Saturday, October 17, 2009

Marriage bigotry of all stripes lives on

For those folks who believe that anti-miscegenation attitudes are a thing of the past, you're wrong [replaced broken link].

As has been pointed out countless times before, anti-miscegenation attitudes and laws once prevented interracial couples from marrying in this country, and today the same sort of prejudice is preventing same-sex couples from marrying.

Of course, many who oppose same-sex marriage completely reject this. When pressed they don't really want to talk about anti-miscegenation laws and attitudes at all. To them that is as ancient as slavery and totally incomparable to anti-same-sex marriage. Of course, the reality is that it isn't so ancient. While many states had removed their anti-miscegenation laws, there were still many states left who had such laws on the books. And they enforced them. One such state was Virginia.

In 1967 the U.S. Supreme Court overturned such laws as unconstitutional because of a case involving an interracial couple, Richard and Mildred Loving, who though married in Washington, D.C., had set up residence in the Commonwealth of Virginia. (a post I made about the anniversary of Loving vs. Virginia)

Virginia law did not allow the marriage or cohabitation of interracial couples. I would hope to most of us this is a bizarrely primitive prohibition. But, as someone like myself living in a conservative town in the mid-west can attest, this sort of attitude continues today. I see it in my neighbors, even my own family.

A Hammond, Louisiana couple, Beth Humphrey and Terence McKay, have learned first hand that even today, in the 21st century, some 42 years after the Supreme Court struck down anti-miscegenation laws nationwide, interracial couples can still be denied marriage in some quarters of this country. Fortunately for them, they were able to get married by someone else. They did end up leaving state but certainly didn't have to.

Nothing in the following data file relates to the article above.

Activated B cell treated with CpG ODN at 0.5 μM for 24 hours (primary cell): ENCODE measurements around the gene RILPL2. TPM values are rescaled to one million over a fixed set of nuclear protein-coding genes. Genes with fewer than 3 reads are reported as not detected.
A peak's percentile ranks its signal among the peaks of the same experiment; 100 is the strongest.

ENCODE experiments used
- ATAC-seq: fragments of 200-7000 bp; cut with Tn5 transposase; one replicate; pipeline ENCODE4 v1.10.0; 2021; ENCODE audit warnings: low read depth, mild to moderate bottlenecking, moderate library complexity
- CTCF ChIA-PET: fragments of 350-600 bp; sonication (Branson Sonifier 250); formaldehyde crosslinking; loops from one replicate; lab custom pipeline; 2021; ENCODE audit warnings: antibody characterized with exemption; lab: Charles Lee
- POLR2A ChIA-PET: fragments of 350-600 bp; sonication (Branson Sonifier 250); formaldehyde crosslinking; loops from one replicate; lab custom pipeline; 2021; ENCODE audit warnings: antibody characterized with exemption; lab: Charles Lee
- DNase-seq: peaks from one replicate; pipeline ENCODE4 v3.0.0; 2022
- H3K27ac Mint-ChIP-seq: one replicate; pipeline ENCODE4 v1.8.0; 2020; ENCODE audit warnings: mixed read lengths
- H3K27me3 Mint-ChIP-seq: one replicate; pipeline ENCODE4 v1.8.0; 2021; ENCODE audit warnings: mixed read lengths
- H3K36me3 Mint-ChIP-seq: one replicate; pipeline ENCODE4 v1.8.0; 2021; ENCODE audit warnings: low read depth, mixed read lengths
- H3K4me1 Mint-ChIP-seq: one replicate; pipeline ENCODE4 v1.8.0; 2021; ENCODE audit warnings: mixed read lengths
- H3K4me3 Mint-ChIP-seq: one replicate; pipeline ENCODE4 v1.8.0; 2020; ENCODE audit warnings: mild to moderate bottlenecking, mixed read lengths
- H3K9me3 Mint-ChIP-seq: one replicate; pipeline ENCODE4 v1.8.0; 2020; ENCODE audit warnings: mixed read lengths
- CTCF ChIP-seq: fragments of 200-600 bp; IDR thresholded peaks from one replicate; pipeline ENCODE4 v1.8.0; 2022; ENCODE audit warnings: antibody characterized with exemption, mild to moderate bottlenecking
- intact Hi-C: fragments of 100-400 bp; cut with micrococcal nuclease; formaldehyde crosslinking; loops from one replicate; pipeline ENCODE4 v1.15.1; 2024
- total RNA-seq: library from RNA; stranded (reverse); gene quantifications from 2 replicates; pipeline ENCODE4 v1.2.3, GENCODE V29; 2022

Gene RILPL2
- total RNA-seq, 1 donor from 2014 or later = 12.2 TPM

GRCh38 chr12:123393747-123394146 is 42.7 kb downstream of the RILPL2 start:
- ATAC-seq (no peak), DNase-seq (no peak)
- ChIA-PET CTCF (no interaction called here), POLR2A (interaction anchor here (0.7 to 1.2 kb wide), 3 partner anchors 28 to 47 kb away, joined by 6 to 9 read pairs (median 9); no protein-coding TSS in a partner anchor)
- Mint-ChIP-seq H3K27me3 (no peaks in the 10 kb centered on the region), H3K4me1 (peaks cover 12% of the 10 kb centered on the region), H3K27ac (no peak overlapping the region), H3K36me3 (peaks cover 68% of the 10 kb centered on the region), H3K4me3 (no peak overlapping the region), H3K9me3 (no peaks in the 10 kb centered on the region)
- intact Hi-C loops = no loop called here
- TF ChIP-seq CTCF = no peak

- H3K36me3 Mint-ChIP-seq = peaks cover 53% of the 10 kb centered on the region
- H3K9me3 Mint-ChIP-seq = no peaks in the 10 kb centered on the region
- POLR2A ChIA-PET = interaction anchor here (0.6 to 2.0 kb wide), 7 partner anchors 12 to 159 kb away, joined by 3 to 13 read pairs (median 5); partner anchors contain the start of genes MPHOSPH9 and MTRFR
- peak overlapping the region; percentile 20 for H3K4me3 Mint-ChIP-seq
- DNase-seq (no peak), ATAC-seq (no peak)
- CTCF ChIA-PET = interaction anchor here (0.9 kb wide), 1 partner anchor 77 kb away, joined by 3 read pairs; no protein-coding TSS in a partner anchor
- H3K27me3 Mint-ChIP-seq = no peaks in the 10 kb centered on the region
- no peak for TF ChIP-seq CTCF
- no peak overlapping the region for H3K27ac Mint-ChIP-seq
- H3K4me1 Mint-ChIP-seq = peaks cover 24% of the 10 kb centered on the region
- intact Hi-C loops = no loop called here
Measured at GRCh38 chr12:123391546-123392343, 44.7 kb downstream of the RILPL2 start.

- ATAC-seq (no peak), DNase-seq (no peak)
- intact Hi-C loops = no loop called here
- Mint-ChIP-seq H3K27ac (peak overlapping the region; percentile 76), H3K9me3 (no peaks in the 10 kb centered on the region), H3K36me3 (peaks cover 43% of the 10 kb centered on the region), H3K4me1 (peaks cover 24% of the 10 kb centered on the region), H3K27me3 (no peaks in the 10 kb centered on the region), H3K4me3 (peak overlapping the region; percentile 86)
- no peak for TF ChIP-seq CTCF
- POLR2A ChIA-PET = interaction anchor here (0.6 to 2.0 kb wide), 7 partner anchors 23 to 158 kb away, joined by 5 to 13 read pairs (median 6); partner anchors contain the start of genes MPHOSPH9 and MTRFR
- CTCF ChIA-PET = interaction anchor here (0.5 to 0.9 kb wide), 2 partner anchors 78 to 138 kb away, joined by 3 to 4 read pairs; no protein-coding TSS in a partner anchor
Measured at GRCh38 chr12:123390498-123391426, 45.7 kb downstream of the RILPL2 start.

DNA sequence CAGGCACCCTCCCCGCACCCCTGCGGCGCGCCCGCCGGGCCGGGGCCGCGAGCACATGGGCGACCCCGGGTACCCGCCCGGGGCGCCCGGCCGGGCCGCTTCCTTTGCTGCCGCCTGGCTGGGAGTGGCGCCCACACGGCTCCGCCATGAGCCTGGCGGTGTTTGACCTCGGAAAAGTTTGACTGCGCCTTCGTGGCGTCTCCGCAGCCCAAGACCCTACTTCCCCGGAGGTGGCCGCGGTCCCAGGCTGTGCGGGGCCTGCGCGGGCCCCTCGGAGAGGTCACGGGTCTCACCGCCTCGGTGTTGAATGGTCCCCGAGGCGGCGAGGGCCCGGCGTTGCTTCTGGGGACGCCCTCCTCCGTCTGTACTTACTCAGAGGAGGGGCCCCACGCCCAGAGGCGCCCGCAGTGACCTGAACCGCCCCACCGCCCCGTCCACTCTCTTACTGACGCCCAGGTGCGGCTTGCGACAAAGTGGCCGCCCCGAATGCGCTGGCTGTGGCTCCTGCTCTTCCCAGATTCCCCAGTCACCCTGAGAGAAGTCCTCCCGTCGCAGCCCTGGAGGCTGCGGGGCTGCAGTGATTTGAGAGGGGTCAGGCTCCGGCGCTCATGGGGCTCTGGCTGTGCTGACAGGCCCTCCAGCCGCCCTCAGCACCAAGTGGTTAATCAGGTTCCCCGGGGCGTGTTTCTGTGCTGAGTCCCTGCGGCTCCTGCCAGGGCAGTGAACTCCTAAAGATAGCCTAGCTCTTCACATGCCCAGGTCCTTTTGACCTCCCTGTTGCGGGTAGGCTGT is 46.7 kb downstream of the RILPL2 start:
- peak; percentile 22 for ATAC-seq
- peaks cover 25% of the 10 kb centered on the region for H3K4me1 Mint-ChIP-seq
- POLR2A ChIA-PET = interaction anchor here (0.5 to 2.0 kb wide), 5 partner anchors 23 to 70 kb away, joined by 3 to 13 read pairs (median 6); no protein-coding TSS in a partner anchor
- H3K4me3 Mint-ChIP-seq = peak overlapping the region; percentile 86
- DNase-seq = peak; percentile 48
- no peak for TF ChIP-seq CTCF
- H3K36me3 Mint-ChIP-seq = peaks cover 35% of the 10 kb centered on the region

Not only are laws banning same-sex marriages unfairly prejudiced &; unconstitutional just as anti-miscegenation laws were in the past, but the bigotry of such beliefs continue to this day.

Both interracial heterosexual couples and homosexual couples in general share a great deal of commonality here. The bigots don't want to recognize that, because most of them know how backward it is to hold anti-racial beliefs. Either they don't want to admit it, or they just don't want to think of themselves being as backward and bigoted as their racist counterparts. But it is a reality they cannot escape.

It took a great long time, a lot of effort, and many, many incremental steps for interracial couples to win equality under the law in this country. Obviously some are still having to deal with isolated legal incidents like this one. Same-sex couples will have to endure the same. We've won a few states. There is a growing consensus. But there is much, much work ahead of us. And frankly, the forces against us are much more organized, much more indignant, and much more persistent than the anti-miscegenation crowd was.

It may be a decade before same-sex couples win national equality on this issue. But it will be generations before coots like this will stop denying us marriage. I think it is important for us to put that in perspective as we demand instant results on equality. We have to be realistic about what lies ahead. And we have to make sure that bigots who deny us are not allowed to continue their claim that anti-racial bigotry is ancient history and that somehow theirs is a legitimate concern when it comes to same-sex marriage...

One thing we could all do right now is call for Keith Bardwell, Justice of the Peace for Tangipahoa Parish, Louisiana to be removed from his official duties.

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